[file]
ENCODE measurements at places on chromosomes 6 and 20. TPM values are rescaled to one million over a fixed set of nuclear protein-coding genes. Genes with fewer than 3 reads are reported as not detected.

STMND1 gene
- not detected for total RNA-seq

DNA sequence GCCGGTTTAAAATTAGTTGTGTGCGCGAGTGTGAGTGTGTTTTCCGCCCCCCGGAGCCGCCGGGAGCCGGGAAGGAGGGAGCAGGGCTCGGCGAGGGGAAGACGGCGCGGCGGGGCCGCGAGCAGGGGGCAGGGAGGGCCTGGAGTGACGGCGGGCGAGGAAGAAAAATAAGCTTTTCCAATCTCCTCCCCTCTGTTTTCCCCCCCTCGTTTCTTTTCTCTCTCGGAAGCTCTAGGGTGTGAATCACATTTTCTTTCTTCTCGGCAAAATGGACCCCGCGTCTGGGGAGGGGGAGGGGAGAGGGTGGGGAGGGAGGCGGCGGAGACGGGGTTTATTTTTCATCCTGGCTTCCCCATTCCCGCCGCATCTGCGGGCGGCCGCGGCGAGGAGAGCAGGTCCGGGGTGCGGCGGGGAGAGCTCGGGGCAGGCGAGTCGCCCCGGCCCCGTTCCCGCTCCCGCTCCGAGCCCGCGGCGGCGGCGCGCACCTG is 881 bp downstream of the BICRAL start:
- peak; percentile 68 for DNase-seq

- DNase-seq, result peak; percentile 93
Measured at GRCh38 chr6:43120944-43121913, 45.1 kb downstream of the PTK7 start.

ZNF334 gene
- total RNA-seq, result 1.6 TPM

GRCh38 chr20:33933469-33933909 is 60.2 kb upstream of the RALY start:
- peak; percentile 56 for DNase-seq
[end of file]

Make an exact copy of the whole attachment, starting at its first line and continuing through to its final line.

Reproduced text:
ENCODE measurements at places on chromosomes 6 and 20. TPM values are rescaled to one million over a fixed set of nuclear protein-coding genes. Genes with fewer than 3 reads are reported as not detected.

STMND1 gene
- not detected for total RNA-seq

DNA sequence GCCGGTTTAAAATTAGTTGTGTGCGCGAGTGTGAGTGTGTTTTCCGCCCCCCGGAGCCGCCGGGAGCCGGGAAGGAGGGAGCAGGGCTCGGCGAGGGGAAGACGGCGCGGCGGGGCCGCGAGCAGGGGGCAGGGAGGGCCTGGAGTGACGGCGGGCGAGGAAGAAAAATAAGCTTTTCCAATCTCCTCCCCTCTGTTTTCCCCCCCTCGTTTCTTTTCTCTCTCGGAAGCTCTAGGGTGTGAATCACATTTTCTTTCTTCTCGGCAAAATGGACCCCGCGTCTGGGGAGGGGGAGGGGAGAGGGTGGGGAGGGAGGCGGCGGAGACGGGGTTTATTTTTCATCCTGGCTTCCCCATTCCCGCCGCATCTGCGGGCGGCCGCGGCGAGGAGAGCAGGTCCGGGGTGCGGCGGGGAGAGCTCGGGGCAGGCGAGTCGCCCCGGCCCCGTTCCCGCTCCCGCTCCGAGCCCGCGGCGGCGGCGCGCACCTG is 881 bp downstream of the BICRAL start:
- peak; percentile 68 for DNase-seq

- DNase-seq, result peak; percentile 93
Measured at GRCh38 chr6:43120944-43121913, 45.1 kb downstream of the PTK7 start.

ZNF334 gene
- total RNA-seq, result 1.6 TPM

GRCh38 chr20:33933469-33933909 is 60.2 kb upstream of the RALY start:
- peak; percentile 56 for DNase-seq